I was recently reading about artificial life and came across the statement, "Conway’s Game of Life demonstrates enough complexity to be classified as a universal machine." I only had a rough understanding of what a universal machine is, and Wikipedia only brought me as close to understanding as Wikipedia ever does. I wonder if anyone could shed some light on this very sexy statement?

Conway's Game of Life seems, to me, to be a lovely distraction with some tremendous implications: I can't make the leap between that and calculator? Is that even the leap that I should be making?


You can build a Turing machine out of Conway's life - although it would be pretty horrendous.

The key is in gliders (and related patterns) - these move (slowly) along the playing field, so can represent streams of bits (the presence of a glider for a 1 and the absence for a 0). Other patterns can be built to take in two streams of gliders (at right angles) and emit another stream of bits corresponding to the AND/OR/etc of the original two streams.

EDIT: There's more on this on the LogiCell web site.

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Paul Rendell implemented a Turing machine in Life. Gliders represent signals, and interactions between them are gates and logic that together can create larger components which implement the Turing machine.

Basically, any automatic machinery that can implement AND, OR, and NOT can be combined together in complex enough ways to be Turing-complete. It's not a useful way to compute, but it meets the criteria.

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    "It takes 11040 generations for one cycle." LOL – Adam Davis Mar 3 '09 at 22:54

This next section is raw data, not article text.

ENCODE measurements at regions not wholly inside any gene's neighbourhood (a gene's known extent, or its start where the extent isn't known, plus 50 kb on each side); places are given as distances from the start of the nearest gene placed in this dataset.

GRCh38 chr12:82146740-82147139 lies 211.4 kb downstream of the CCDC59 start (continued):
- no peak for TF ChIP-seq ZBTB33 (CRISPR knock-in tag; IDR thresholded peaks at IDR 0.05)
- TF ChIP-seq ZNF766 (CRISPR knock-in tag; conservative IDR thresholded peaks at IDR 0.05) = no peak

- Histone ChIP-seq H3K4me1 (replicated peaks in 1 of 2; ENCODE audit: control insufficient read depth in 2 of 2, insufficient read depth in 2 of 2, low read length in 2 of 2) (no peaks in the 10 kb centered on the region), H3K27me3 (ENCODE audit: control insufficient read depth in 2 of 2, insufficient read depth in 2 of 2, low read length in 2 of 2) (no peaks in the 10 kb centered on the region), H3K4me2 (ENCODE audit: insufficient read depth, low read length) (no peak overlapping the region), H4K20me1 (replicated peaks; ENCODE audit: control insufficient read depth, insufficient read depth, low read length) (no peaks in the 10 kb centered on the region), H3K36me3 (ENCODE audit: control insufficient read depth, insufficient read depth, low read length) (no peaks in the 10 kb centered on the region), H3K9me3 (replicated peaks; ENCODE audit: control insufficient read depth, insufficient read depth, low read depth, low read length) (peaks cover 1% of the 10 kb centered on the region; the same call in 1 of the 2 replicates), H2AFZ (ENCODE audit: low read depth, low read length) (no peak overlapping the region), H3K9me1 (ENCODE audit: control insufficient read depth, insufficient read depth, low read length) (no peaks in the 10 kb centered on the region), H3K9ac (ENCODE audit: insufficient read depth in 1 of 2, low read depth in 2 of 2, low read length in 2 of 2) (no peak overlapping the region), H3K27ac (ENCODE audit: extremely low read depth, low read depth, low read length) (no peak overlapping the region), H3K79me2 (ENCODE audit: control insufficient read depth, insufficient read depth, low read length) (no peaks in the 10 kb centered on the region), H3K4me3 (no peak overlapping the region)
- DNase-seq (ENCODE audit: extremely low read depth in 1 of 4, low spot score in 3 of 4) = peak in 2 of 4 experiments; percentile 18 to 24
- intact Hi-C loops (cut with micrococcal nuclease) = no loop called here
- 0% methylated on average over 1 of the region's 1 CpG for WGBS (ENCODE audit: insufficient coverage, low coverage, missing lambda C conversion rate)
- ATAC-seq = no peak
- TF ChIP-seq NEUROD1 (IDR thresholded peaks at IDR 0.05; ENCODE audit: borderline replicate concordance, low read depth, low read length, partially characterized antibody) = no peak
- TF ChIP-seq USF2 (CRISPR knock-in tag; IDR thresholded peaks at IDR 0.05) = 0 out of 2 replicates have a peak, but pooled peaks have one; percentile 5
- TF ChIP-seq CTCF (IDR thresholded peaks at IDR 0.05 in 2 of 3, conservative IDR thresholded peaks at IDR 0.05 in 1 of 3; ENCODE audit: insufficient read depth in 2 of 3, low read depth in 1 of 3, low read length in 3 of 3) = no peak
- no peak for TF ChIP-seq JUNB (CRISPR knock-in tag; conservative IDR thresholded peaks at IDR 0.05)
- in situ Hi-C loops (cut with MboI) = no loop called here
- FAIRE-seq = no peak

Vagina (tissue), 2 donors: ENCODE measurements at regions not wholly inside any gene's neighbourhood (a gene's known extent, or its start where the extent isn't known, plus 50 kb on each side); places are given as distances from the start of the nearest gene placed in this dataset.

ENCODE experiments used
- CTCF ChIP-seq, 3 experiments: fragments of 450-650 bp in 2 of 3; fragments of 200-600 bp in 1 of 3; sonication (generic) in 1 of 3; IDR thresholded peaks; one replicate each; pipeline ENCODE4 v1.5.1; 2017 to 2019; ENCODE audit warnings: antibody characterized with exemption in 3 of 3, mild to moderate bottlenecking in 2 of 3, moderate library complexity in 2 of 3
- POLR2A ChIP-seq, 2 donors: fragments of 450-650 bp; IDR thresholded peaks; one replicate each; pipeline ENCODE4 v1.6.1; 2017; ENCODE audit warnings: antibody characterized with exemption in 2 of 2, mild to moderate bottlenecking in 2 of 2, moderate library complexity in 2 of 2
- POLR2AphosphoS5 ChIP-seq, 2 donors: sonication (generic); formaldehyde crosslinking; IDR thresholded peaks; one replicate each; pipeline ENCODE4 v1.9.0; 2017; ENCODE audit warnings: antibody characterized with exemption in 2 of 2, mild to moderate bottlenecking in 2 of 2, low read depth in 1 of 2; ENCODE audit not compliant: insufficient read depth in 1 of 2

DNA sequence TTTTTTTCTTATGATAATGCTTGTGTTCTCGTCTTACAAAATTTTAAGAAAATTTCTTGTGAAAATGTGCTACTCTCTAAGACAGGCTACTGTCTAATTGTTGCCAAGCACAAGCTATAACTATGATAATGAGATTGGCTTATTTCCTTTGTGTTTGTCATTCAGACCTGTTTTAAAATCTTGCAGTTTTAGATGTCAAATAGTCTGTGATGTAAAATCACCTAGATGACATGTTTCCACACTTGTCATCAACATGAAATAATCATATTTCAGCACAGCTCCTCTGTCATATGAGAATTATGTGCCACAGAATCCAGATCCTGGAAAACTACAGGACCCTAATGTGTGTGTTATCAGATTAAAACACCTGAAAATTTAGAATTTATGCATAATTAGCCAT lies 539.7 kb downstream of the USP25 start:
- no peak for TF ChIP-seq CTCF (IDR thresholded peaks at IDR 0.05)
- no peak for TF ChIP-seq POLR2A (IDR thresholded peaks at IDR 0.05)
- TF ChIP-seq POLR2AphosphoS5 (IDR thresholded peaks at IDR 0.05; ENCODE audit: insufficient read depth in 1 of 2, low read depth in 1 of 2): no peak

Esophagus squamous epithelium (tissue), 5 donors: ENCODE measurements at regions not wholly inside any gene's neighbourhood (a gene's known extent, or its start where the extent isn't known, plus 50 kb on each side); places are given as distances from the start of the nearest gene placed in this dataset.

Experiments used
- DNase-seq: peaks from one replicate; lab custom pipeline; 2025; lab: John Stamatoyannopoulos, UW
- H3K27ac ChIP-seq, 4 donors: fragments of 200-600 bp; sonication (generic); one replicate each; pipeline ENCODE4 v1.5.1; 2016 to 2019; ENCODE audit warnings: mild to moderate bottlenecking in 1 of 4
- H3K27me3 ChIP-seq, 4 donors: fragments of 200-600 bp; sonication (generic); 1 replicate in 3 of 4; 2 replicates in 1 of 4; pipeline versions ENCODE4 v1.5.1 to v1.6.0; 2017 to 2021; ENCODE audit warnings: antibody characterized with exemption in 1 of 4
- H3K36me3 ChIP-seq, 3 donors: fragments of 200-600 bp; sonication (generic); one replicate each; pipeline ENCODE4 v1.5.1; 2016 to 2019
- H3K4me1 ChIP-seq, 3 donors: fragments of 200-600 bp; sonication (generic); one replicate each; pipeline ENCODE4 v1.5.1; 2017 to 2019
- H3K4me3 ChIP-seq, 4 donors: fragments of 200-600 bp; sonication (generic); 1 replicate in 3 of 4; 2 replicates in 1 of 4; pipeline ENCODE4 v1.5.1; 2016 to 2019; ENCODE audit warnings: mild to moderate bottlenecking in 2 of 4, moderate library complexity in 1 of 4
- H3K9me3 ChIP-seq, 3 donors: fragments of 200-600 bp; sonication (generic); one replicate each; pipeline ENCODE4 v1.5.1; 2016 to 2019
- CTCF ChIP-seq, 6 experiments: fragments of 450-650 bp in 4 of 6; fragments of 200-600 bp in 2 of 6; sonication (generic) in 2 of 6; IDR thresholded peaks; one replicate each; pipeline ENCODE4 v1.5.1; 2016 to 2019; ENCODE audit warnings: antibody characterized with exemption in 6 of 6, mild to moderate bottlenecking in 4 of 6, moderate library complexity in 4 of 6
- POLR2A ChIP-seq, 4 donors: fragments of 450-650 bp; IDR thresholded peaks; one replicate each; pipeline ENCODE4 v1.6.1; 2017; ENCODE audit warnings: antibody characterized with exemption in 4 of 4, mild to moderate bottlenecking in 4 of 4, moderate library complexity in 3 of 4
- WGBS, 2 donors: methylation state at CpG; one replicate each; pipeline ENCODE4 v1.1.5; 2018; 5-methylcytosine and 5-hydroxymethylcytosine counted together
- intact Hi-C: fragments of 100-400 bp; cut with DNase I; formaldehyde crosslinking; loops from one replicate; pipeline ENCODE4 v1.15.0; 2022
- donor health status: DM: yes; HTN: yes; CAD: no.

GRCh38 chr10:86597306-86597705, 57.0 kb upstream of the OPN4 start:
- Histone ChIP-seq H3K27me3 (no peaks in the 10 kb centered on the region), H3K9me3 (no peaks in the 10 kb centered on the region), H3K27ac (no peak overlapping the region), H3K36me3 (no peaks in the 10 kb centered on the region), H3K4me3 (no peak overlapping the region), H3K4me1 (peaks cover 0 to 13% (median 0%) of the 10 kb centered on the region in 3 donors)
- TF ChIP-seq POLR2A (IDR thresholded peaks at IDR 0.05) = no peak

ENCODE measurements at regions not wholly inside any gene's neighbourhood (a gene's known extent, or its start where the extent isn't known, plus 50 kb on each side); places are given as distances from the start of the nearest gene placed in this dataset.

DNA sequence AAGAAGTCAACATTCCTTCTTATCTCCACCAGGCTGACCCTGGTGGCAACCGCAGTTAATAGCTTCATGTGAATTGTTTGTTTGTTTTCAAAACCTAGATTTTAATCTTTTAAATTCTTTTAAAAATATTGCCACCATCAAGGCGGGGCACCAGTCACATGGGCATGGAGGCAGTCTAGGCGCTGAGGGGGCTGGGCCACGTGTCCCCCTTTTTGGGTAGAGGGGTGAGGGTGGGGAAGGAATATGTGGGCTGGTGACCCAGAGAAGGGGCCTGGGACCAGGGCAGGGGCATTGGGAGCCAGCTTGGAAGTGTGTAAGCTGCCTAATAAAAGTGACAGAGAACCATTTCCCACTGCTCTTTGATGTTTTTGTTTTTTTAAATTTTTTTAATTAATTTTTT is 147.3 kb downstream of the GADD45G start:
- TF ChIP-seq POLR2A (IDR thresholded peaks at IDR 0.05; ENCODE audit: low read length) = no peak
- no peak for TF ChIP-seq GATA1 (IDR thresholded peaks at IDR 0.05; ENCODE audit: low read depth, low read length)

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    @Ziggy some people built a RISC instruction-set computer in GoL, and wrote tetris with it codegolf.stackexchange.com/questions/11880/… – noɥʇʎԀʎzɐɹƆ Sep 22 '17 at 0:01
  • Simply amazing. Mind = blown. – Rudolf Adamkovič Oct 16 '18 at 22:42
  • @noɥʇʎԀʎzɐɹƆ Yes, I remember seeing that challenge and I was absolutely mindblown – MilkyWay90 Dec 8 '18 at 15:36
  • You only need a single implementation of NAND or NOR, and you have everything ;) – Nikola Diklic Dec 13 '19 at 12:17

Conway's "Life" can be taken even further: It's not only possible to build a Life pattern that implements a Universal Turing Machine, but also a Von Neumann "Universal Constructor:" http://conwaylife.com/wiki/Universal_constructor

Since a "Universal Constructor" can be programmed to construct any pattern of cells, including a copy of itself, Coway's "Life" is therefore capable of "self-replication," not just Universal Computation.

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    This was picked up by Greg Egan in his fantastic science fiction novel /Permutation City/. I consider this book to be a must-read for anyone who is interested in computational meaning of consciousness, social implications of mind uploading, or cellular automata. It's great that a major plot point rests on the existence of such universal constructors. – Ingo Blechschmidt Jan 12 '16 at 22:44

I highly recommend the book The Recursive Universe by Poundstone. Out of print, but you can probably find a copy, perhaps in a good library. It's almost all about the power of Conway's Life, and the things that can exist in a universe with that set of natural laws, including self-reproducing entities and IIRC, Darwinian evolution.

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    Just checked and is back in print - both physical and kindle versions available. Just buying the kindle version now, thanks for the recommendation. – Edward Oct 3 '14 at 13:00

And Paul Chapman actually build a universal turing machine with game of life: http://www.igblan.free-online.co.uk/igblan/ca/ by building a "Universal Minsky Register Machine".

The pattern is constructed on a lattice of 30x30 squares. Lightweight Spaceships (LWSSs) are used to communicate between components, which have P60 logic (except for Registers - see below). A LWSS takes 60 generations to cross a lattice square. Every 60 generations, therefore, any inter-component LWSS (pulse) is in the same position relative to the square it's in, allowing for rotation


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